For example, you wield a two-handed sword. In the original rules, you would threaten a critical hit if you rolled a natural 19 or 20. In the Grim-n-Gritty system, you would threaten a critical hit if you rolled 8 or more points higher than your opponent’s defense result.
Critical Hit Effects
Once you threaten a critical hit, you select an effect for the hit. Then, you roll attack v. defense to confirm it. (Some types of critical hits are more difficult to confirm than others and apply a penalty to the confirmation roll.) If you win the confirmation roll, your opponent performs a saving throw v. DC 10 + ˝ your base attack bonus + your Strength modifier (if a melee attack) or your Dexterity modifier (if a ranged attack) + any enhancement bonuses for your weapon + any critical hit effect bonuses for your weapon. If your opponent fails the save, he suffers the effect of the critical hit.
The critical hit effect bonus depends on the original system’s critical multiplier for a weapon. If a weapon has a x2 multiplier, it has a +0 critical hit effect bonus. A weapon with a x3 multiplier gains a +5 critical hit effect bonus. A weapon with x4, +10.
The effects of critical hits are as follows:
- Blind Target: (-4 confirmation penalty.) Your target is blinded for 1d4+1 rounds if it fails a Fortitude save against your critical hit.
- Bypass Heavy Armor: (-8 confirmation penalty.) If your target wears heavy armor, you ignore its armor bonus to Soak when determining the damage for your attack. Your target gets a Reflex save to avoid this effect.
- Bypass Light Armor: If your target wears light armor, you ignore its armor bonus to Soak when determining the damage for your attack. Your target gets a Reflex save to avoid this effect.
- Bypass Medium Armor: (-4 confirmation penalty.) If your target wears medium armor, you ignore its armor bonus to Soak when determining the damage for your attack. Your target gets a Reflex save to avoid this effect.
- Bypass Natural Armor: (-8 confirmation penalty.) You strike a vulnerable point and ignore the target’s natural armor bonus to Soak when determining the damage for your attack. Your target gets a Reflex save to avoid this effect.
- Bypass Size Modifier: (-4 confirmation penalty.) You strike a vulnerable point and ignore the target’s size modifier to Soak when determining the damage for your attack. Your target gets a Reflex save to avoid this effect.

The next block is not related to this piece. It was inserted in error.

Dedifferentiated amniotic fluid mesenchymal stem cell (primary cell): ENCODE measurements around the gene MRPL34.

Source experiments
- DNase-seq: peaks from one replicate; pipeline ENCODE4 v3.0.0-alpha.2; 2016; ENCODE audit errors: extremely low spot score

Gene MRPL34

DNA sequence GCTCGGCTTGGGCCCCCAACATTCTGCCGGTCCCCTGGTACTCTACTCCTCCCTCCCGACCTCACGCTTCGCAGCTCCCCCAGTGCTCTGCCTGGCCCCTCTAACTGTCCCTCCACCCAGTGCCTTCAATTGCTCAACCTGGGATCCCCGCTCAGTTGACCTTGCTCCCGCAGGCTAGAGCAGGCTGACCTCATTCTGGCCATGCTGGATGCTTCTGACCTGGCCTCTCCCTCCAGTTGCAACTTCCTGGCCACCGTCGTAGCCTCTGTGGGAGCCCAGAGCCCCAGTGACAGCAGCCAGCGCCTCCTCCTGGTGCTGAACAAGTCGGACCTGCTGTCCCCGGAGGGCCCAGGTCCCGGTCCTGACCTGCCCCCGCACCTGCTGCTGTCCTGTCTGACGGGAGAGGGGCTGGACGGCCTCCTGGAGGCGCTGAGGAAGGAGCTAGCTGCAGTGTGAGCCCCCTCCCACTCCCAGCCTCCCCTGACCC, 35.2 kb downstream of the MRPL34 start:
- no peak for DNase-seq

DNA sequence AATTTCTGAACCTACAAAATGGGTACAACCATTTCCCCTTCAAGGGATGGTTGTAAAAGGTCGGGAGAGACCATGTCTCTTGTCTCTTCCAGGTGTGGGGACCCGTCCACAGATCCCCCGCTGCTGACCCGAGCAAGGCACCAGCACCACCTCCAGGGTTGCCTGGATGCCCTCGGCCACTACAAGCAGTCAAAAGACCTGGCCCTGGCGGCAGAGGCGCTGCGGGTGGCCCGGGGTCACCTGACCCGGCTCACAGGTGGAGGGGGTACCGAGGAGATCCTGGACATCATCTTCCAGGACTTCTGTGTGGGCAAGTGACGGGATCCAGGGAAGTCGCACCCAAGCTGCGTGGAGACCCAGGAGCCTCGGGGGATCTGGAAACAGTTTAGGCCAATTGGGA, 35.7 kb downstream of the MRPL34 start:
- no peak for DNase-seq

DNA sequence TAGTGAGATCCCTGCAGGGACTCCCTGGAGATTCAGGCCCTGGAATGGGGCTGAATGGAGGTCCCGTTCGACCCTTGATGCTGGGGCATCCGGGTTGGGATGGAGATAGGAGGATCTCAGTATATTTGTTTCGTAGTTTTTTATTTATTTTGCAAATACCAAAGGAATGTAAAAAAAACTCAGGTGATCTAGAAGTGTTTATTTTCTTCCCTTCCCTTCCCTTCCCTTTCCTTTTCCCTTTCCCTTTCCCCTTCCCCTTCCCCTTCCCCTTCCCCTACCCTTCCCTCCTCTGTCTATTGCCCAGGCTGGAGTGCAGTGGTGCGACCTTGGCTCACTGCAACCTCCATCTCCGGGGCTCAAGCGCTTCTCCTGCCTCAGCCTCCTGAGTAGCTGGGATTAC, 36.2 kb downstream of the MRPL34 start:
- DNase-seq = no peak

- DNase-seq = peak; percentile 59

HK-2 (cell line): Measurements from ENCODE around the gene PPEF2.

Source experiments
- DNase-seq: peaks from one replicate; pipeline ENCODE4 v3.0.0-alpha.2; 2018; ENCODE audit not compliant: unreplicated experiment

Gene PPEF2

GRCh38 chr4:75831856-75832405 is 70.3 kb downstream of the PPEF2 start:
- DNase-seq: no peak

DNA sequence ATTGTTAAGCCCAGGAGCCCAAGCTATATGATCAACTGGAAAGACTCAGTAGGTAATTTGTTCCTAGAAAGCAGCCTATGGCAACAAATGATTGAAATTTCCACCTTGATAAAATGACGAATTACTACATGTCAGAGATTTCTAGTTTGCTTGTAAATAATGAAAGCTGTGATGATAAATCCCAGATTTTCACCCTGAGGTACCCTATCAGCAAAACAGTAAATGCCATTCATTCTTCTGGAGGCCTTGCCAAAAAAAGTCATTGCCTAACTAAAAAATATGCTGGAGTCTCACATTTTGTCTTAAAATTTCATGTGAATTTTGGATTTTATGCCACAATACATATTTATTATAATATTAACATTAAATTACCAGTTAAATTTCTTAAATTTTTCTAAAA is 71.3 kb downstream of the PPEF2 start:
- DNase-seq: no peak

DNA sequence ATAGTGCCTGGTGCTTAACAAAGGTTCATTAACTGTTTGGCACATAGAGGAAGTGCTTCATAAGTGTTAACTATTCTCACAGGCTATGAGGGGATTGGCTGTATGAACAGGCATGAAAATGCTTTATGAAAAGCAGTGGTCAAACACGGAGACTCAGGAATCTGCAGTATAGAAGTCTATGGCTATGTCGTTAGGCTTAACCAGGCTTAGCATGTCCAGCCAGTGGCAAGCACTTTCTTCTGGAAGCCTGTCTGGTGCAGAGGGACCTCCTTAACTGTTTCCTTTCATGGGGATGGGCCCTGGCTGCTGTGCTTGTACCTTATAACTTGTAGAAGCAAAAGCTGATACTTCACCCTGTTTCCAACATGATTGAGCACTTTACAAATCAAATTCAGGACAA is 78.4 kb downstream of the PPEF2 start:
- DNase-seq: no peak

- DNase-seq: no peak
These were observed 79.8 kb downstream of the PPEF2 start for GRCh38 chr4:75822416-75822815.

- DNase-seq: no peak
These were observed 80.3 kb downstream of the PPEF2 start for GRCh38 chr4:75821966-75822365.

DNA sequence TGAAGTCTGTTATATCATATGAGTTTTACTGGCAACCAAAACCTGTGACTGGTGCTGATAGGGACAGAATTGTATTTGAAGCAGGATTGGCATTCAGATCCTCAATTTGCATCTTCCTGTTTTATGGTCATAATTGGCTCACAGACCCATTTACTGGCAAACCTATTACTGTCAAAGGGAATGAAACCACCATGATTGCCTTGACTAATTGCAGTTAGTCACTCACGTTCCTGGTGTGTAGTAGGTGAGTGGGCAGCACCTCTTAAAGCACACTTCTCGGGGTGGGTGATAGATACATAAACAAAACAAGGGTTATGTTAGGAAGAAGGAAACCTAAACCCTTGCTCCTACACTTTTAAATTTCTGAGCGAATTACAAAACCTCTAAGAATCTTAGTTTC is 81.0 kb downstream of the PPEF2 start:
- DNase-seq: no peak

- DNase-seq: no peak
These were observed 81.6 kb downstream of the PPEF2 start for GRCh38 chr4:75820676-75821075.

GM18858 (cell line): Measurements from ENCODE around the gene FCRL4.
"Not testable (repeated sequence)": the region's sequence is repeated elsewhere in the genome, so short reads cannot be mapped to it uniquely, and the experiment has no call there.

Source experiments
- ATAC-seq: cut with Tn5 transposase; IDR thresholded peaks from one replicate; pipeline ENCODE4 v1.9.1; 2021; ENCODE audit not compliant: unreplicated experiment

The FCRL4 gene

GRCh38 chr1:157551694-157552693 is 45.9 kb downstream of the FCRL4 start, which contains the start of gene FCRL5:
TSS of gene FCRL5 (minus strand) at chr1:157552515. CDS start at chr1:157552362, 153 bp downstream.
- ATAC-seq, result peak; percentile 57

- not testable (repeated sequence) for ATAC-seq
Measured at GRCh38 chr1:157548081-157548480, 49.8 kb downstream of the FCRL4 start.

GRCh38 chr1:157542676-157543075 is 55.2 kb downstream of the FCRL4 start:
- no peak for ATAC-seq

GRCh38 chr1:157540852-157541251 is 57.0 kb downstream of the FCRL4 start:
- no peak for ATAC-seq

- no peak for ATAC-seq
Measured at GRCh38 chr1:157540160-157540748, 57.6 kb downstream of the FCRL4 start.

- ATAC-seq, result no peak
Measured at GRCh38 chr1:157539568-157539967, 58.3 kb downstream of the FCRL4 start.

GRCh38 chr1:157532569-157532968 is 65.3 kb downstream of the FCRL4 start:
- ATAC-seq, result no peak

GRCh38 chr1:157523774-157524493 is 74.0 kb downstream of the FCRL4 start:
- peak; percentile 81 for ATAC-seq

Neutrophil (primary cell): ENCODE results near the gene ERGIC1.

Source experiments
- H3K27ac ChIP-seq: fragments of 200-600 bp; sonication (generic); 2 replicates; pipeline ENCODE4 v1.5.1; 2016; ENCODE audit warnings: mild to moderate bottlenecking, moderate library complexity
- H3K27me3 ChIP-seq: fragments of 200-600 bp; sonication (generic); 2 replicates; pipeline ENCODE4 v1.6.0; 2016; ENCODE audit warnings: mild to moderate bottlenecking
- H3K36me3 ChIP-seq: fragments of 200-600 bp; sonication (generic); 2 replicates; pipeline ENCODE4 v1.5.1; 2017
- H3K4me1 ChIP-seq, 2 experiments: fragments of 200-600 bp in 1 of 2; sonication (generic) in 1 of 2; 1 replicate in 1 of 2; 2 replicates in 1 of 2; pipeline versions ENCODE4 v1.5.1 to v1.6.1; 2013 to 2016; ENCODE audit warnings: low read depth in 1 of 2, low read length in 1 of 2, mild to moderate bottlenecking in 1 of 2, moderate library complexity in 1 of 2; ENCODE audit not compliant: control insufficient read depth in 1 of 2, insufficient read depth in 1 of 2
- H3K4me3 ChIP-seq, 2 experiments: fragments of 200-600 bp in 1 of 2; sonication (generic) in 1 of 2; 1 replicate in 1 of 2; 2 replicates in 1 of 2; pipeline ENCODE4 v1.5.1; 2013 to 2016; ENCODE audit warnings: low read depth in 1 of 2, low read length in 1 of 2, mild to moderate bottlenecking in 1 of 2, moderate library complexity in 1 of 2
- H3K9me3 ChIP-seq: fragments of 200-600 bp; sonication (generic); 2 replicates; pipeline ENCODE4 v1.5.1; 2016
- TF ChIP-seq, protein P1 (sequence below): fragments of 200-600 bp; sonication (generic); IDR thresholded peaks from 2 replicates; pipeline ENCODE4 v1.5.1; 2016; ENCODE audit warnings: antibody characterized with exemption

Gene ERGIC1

- Daze Target: Your target is dazed for one round if it fails a Fortitude save against your critical hit.
- Deafen Target: (-4 confirmation penalty.) Your target is deafened for 1d4+1 rounds if it fails a Fortitude save against your critical hit.
- Disable Arm: (-4 confirmation penalty.) If your target fails a Fortitude save, its arm is disabled. This causes a –2 penalty to attack rolls, Strength checks, and all skill checks based on arm use, such as Climb, Craft, Disable Device, Escape Artist, Forgery, Alchemy, Heal, Open Lock, Pick Pocket, Swim, and Use Rope checks. If all arms are disabled, the victim cannot manipulate items.
- Disable Leg: (-4 confirmation penalty.) If your target fails a Fortitude save, its leg is disabled. This causes a –2 penalty to defense rolls, Reflex saves, Dexterity checks, and all skill checks based on leg use, such as Climb, Swim, Jump, Ride, Tumble, Balance, and Move Silently checks. The victim cannot run or charge. If all legs are disabled, the victim can only move by crawling and loses any Dexterity bonus to Defense.
- Disable Head: (-8 confirmation penalty.) If your target fails a Fortitude save, it is stunned for one round, and its head is disabled. This causes a –2 penalty to all attack rolls, defense rolls, ability checks, skill checks, and saving throws.
- Stun Target: (-4 confirmation penalty.) Your target is stunned for one round if it fails a Fortitude save against your critical hit.